New study shows Jewish spouses matter

Children of intermarriage less likely to identify as Jews, engage in Jewish activities; only 15% of non-Orthodox US Jews have Jewish spouse.

JTA,

Jewish wedding
Jewish wedding
iStock

One of the wisest things ever said about intermarriage came from former Atlantic sports columnist Jake Simpson: “No stat could have predicted … the wonder that was David Tyree’s helmet catch in Super Bowl XLII.”

Granted, Simpson wasn’t writing about the high rates of Jews marrying non-Jews. He was complaining that the growing emphasis on statistical analysis in sports — sabermetrics — was undermining the human element of the game. A statistician will tell you who is likely to catch a touchdown pass. But only ecstatic Giants fans (and heartbroken Patriots fans) could appreciate the glories of Tyree’s improbable reception.

Another sportswriter, Joe Posnanski, described it as “the human record versus the human heart.”

It’s not a stretch to recognize a similar argument among those who care about Jewish continuity and what it means to live a meaningful Jewish life.

And think tanks and sociologists are churning out statistics (Hebrewmetrics?) suggesting the dire toll intermarriage is taking on the strength and vitality of Jewish life.

According to a new analysis by the Jewish People Policy Institute (JPPI), of “non-haredi” - haredi here includes all Orthodox - American Jews aged 25 to 54, “just 21 percent are married to Jews, while well over twice as many [50 percent] are non-married and 29 percent are intermarried.” Only 15 percent of this cohort are in Jewish-Jewish marriages with Jewish children at home.

The implication, once you exclude the haredi and modern Orthodox, who often marry before age 25 — is that the non-Orthodox Jewish population is in a steep demographic decline, perhaps perilously so.

As authors Steven M. Cohen and Sylvia Barack Fishman point out in an essay for JTA, this decline is not only a function of intermarriage. It’s also the result of late marriage, no marriage and low birth rates.

Yet the Jewish engagement gap between the inmarried and the intermarried is “truly enormous,” according to JPPI. The inmarried are more likely to feel that being Jewish is very important, to have Jewish friends, to belong to a synagogue and to raising their children “in the Jewish religion.”

By contrast, “non-Jewish spouses and children in the home each seem to diminish the likelihood of Jewish engagement.”

These kinds of analyses alarm Jewish institutions; they seek answers in institutional ways. Should more money be invested in a highly engaged “core,” or spread among outreach to the “periphery?” Does the smart money go to the hip startups that are trying to attract less-engaged Jews, or to the legacy institutions that still have large (if shrinking) membership bases?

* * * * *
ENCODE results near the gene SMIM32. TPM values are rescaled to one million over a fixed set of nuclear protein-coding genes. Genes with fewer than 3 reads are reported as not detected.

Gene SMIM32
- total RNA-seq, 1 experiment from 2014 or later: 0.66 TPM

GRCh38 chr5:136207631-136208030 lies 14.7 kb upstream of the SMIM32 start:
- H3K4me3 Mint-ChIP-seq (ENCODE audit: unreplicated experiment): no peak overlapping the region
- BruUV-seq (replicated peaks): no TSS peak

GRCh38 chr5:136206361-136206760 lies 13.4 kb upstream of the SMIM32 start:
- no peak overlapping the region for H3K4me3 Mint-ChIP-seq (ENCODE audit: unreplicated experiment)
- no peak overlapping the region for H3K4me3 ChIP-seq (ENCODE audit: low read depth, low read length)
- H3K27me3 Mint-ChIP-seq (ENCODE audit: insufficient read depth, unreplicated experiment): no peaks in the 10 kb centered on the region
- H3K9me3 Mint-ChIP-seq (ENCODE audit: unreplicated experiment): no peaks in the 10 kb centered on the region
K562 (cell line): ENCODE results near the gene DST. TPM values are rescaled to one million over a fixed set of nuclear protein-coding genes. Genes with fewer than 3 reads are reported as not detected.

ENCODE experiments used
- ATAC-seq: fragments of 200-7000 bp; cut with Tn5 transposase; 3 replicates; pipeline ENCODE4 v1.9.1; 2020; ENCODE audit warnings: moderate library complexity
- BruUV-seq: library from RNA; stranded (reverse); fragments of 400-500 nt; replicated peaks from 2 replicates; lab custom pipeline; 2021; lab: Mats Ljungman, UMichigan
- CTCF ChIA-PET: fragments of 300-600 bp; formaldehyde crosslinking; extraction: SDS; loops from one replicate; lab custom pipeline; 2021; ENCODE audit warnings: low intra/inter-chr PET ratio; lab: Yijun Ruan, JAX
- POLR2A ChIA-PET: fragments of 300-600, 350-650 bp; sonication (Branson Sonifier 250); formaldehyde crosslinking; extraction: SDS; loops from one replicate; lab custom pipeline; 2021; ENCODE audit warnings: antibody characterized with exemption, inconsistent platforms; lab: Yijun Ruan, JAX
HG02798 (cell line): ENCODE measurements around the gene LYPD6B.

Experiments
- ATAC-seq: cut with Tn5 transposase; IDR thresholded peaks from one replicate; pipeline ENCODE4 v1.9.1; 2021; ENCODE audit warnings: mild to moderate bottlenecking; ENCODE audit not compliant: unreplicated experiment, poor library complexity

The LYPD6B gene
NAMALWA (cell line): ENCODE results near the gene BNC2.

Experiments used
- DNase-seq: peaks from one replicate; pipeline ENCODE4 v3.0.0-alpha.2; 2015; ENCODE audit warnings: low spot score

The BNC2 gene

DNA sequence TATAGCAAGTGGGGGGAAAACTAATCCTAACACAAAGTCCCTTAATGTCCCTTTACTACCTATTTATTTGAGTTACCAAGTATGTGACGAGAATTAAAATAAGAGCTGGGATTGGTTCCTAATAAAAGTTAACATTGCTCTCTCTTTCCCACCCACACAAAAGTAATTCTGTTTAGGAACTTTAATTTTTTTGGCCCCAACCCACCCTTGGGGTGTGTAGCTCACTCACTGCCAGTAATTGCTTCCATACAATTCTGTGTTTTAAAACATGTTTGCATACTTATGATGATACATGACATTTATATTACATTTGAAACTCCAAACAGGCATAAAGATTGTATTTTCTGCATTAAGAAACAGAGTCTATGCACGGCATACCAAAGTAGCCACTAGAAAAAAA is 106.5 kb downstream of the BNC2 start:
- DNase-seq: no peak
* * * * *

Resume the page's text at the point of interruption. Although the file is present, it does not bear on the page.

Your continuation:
Just days after the JPPI study came out on June 5, there was a much different kind of reaction to the intermarriage “challenge” coming from clergy of at least three distinct stripes.

Clergy at B’nai Jeshurun, a big and influential synagogue on New York’s Upper West side, announced that they would begin officiating at the weddings of interfaith couples who commit to creating Jewish homes and raising Jewish children. Downtown, Rabbi Amichai Lau-Lavie, who runs the innovative Lab/Shul, said he, too, would officiate at intermarriages despite his training in the Conservative movement, which bans its rabbis from doing so.

And in an essay for The New York Jewish Week, self-titled-Orthodox Rabbi Avram Mlotek, who was ordained at the liberal Open Orthodox Chovevei Torah yeshiva whose graduates are not accepted at the umbrella association of Americann Orthodox rabbis, the RCA, suggested that “it’s time we revisit our tribalistic approach toward intermarriage and our highly divisive conversion practices.”

B’nai Jeshurun is not affiliated with a movement and its decision is internal; Lau-Lavie and Mlotek will have to deal with the consequences within their affiliated institutions. (Chovevei Torah already issued a statement reiterating that it forbids its rabbis from performing intermarriages.)

Critics of the “stat heads,” as a baseball fan might put it, say that the major studies and their authors treat the intermarried as a statistical burden rather than individuals, or that statisticians are working against forces they can’t resist and longing for a past that cannot be recaptured.

Meanwhile, the sociologists and pollsters are indeed deeply concerned about Jewish individuals, not just faceless Jewish “communities.”

They study Jewish belonging not because they are scolds, but because they believe that a vibrant Jewish community — with strong institutions, crowded events, knowledgeable members, and complex friendship and family ties — creates a deeply meaningful life. They believe Judaism is not only worth preserving for its own sake, but because of the difference it has made in the lives of individuals and the world.

And their research, as opposed to their gut, leads them to recommendations — and yes, judgments at a time when judging is out of favor.

The authors of the JPPI study take aim at their critics when they conclude, “Many regard all Jewish journeys and family configurations not only as equally valid, but as equally valuable for Jewish engagement and continuity.”

“In contrast with such avowedly non-discriminatory and non-discriminating thinking, our study demonstrates that Jewish spouses matter, Jewish children matter, and, more generally, the configuration of Jewish families matters a great deal for current Jewish engagement and future Jewish continuity.”

The battle for Jewish continuity runs right between the human record and the human heart.


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